So after a short break, it was time for The Storyteller script reading. I was told to just sit amongst the audience, incognito, so the actors didn't know who I was until afterwards. The reason for this was that my presence, as writer, may make them nervous as to whether they are doing it 'right.' I was actually quite chuffed with the thought that I had the capacity to intimidate anyone at all, but this was short lived as the official photographer chose this moment to get some snaps of me, thereby blowing my cover.
Anyway, eight actors split the parts between them and did a marvellous job performing what I had written on the page. It was a weird experience, not one I've had before. A kind of mixture of detached interest, as if this had nothing to do with me, and nervous tension that it was crap all along and I was about to be found out. I was relieved that Brendan Burke, who was playing the protagonist, did not attempt a Scottish accent. He was kind enough to say that the dialogue worked really well with the Scottish twang he could hear in his head, but confessed in the Q & A that when the director sent him the script, he was a bit concerned about butchering it. Admittedly, it was sometimes strange hearing the dialect I had written, complete with British slang and swearing, come out with an American accent, but otherwise, the actor nailed the part and even looked uncannily like what I imagined the character would look like. In fact I thought all the performances delivered in getting over what I was trying to do and I was very happy with it.
But more than that, you write and rewrite and rewrite. And then you win something like this and you think yeah, I nailed that. However once you have a reading, and you get interpretations from the director and actors, you realise things can always be better! It was fascinating to see that what I perceived as some of the funniest lines, be greeted by complete silence, and others getting very generous laughter. But overall, what pleased me most was the fact that a few people commented that the protagonist, whilst being unpleasant and then likable again in equal measure, was always interesting and he never lost the audience empathy. It reinforced my conviction that 'unlikeable' characters make excellent protagonists, something I have been banging on about a fair bit on this blog!
After the reading I was introduced (officially) and presented with my plaque and cheque (wohooo) by Fred Cohen, Chairman of the International Academy of Television Arts, (and an incredibly nice chap). Fred and I then had a chat in front of the audience before questions were thrown open to the floor. Fred pointed out last years winner, Felicity Carpenter, was here again and even though we hadn't met yet, it was nice to know someone who had been through all this before was in the audience! A couple of questions came up that are worth mentioning here. Firstly, I was asked what improvements I would make to the script now that I had heard the reading? And I replied none. I made it clear that this did not stem from any arrogance on my part. If and when a producer/company is interested, and feels development is needed, I will more than happily oblige. But on spec, I felt that if it was good enough to win this award, it was time to move on and write something else. You can fall into the trap of rewriting and perfecting and messing about with the same script over and over, and that does no one any good. Writers need a portfolio, we need to demonstrate range and consistency, not just have one script to shop about. So instead of rewriting The Storyteller, I will take what I learnt and apply it to the next one.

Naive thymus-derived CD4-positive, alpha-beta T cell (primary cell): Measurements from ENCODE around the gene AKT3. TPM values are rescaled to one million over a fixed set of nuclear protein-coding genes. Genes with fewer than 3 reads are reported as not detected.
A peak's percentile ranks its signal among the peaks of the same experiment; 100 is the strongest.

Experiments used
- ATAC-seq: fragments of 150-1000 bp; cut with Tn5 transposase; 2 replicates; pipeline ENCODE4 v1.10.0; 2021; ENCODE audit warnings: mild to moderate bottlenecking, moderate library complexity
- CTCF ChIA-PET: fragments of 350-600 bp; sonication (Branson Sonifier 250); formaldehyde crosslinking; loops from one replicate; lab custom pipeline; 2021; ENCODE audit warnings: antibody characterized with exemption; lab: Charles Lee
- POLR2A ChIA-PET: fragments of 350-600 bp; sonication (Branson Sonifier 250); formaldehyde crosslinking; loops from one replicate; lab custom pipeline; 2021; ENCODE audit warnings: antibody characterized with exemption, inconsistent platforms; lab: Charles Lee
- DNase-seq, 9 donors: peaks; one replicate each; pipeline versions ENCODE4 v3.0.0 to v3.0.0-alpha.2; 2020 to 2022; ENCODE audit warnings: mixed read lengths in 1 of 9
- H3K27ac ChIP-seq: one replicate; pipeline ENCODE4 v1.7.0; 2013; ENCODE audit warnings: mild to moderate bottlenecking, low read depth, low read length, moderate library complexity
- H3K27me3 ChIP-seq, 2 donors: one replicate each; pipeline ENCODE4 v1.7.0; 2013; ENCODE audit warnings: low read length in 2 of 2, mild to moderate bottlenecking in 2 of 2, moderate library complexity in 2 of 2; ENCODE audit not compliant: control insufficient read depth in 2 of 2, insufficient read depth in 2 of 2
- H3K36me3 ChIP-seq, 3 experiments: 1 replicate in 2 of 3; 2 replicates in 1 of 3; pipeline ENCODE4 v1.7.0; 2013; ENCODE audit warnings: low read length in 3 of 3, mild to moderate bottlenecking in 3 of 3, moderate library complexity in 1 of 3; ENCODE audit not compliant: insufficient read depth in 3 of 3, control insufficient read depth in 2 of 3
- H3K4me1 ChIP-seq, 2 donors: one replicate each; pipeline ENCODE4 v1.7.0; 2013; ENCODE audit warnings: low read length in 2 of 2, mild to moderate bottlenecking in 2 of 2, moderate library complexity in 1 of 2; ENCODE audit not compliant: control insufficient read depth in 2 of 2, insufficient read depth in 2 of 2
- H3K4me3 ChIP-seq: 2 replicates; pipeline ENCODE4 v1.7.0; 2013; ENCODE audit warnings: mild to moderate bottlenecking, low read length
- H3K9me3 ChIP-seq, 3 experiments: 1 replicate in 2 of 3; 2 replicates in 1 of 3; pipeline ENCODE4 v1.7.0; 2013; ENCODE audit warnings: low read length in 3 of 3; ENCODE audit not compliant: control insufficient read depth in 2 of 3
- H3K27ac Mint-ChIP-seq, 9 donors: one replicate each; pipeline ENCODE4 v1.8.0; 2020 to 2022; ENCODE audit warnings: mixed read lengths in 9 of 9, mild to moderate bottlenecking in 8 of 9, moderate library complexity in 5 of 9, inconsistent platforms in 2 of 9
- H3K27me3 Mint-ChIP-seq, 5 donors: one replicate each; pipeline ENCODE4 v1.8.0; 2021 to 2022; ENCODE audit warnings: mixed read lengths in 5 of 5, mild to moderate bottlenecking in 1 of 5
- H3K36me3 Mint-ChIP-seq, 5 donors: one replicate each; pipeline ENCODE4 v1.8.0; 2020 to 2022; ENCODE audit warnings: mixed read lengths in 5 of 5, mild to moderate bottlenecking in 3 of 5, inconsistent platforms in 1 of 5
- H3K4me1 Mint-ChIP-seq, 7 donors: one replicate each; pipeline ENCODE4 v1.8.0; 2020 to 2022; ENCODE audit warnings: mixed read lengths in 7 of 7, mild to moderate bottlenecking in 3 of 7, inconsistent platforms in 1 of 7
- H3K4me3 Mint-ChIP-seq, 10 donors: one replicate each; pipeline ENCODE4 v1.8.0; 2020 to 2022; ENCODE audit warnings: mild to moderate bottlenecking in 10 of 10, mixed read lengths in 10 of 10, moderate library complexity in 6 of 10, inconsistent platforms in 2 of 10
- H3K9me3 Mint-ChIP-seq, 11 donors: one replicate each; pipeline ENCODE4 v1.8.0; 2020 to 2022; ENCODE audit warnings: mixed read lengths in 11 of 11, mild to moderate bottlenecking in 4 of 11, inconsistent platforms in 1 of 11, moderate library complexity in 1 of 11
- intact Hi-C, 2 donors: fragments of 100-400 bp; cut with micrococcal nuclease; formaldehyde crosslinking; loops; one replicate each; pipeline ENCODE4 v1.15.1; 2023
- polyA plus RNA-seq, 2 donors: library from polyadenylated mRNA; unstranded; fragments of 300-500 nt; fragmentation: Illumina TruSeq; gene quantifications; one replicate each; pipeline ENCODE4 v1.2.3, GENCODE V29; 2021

Another question concerned the role of writers in the UK compared with the US. Interestingly, the questioner felt that we were valued more over here than writers are in the US. I suggested that we felt the opposite! Writers rooms are virtually non existent here and it's rare to have writer/producers or showrunners. So life may always seem greener on the other side but two key points are that the situation is beginning to change here, with shows being created and then produced/show runned by writers, and an interesting point by Dick Wolf that things may be about to dramatically change in the US due to the economic crisis. (But more of that in the next post.)
After about a couple of hours in total, the event was over. It was enormous fun and a fantastic experience. There was a brief break before the HBO hosted cocktail party, where I met a whole bunch of industry people from the US, UK and the rest of the world. My friend Toby, who was with me, suggested I hold my plaque during the party and work the room with it under my arm. At first I laughed, feeling I would look like a bit of a plumb. But I realised that he was 100% right and just what a good idea this was. Self promotion is not only useful, it's expected. You're in a packed room full of people who can make a difference to your career. You want to stand out. It's no time for being shy and coy. It worked too. It got me attention and made people want to come over and speak to me, rather than me having to approach everyone cold. There is no place for arrogance or ego, but networking is a massive part of this business and you do what you can, politely, to make the most of it.
At the end of a long Sunday, it was time to find a kosher restaurant for dinner with friends, not hard to do in NYC! Monday would include a lunch to honour Dick Wolf and of course the gala Emmy awards dinner. Come back soon to find out what happened!